Computer programs require a lot of extra code because they don't have a sense of the world. Human language on the other hand conveys most of its meaning through its context and semantics. The goal of the Elephant 2000 programming language is to use context and speech acts to convey meaning without a lot of code. In this talk at the O'Reilly Emerging Technology Conference, John McCarthy, creator of Elephant, describes the language and how it will move work from computer programmers to compilers.
One characteristic of the language is that "Communication inputs and outputs are in an I-O language whose sentences are meaningful speech acts identified in the language as questions, answers, offers, acceptances, declinations, requests, permissions and promises." The language also keeps track of what has happened previously, like in the saying that "an elephant never forgets." This means that the question "Does this person have an airline reservation?" can be answered based on if the person a) made a reservation and b) has not cancelled it.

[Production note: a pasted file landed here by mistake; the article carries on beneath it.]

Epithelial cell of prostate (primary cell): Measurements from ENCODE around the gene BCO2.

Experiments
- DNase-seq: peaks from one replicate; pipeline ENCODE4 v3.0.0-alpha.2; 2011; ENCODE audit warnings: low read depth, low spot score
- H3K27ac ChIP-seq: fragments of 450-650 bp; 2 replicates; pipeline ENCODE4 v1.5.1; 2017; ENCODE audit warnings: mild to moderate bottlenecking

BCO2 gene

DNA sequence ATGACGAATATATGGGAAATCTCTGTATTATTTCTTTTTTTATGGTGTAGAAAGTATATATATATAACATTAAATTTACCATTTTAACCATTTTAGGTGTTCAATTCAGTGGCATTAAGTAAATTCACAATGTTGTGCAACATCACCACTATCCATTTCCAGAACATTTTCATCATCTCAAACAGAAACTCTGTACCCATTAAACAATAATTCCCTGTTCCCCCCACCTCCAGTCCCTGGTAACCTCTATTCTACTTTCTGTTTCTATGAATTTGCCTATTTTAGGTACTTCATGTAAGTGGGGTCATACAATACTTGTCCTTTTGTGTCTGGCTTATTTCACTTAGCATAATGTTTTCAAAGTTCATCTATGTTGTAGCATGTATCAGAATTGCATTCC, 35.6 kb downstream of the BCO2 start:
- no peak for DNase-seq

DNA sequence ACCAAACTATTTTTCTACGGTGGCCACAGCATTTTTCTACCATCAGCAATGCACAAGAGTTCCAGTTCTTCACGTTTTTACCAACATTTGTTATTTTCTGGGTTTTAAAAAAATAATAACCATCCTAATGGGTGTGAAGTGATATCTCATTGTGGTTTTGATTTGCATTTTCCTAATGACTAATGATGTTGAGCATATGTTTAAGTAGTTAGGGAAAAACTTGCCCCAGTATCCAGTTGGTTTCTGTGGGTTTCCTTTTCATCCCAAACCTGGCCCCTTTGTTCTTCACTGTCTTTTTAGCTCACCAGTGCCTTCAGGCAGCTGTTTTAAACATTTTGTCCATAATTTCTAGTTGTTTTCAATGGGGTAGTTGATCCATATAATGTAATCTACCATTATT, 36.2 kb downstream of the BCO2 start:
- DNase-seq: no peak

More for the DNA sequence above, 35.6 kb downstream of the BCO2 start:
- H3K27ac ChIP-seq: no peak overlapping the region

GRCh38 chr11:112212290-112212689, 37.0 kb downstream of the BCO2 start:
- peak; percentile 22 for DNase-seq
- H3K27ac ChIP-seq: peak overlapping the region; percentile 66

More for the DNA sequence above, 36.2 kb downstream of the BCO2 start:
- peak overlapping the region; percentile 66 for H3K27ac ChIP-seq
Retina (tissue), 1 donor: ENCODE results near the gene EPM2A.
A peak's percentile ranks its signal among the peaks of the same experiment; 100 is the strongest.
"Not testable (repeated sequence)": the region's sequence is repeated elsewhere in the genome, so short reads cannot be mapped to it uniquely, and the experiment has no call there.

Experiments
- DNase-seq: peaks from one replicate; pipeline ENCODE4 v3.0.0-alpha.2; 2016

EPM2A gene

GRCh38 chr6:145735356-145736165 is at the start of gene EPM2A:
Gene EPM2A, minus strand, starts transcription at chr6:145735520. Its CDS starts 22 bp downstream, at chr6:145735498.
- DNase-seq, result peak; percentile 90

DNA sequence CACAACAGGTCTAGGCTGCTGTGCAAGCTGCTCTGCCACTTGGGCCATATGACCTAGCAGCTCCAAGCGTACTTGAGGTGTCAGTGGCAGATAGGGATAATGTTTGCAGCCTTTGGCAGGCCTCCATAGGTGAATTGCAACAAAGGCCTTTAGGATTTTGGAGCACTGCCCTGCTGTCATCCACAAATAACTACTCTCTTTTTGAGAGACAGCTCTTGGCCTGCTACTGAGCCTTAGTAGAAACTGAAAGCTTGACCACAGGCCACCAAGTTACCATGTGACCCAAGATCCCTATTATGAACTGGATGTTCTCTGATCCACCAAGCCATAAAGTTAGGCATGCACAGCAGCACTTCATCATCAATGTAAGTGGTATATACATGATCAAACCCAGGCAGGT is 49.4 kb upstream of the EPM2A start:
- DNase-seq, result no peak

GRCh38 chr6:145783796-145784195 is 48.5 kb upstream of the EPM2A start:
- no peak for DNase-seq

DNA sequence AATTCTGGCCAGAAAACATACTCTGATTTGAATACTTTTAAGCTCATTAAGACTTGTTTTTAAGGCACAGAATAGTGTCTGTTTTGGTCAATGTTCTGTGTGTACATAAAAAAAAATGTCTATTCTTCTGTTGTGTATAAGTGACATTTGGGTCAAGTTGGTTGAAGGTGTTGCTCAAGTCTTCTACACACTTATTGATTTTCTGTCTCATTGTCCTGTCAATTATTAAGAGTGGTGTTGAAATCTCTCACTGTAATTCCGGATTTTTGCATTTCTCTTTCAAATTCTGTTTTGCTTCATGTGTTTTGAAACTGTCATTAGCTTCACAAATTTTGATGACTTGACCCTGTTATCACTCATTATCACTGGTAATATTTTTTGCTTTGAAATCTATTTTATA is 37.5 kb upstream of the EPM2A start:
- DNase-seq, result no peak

Dr. McCarthy had to cut his talk short but explains some of the background and philosophical arguments for Elephant.
John McCarthy has been Professor of Computer Science at Stanford University since 1962. His research is mainly in artificial intelligence. Long ago he originated the Lisp programming language and the initial research on general purpose time-sharing computer systems. As a public service, he has created a Web page on the sustainability of material progress. Material progress is indeed sustainable.
This free podcast is from our Emerging Technology Conference series.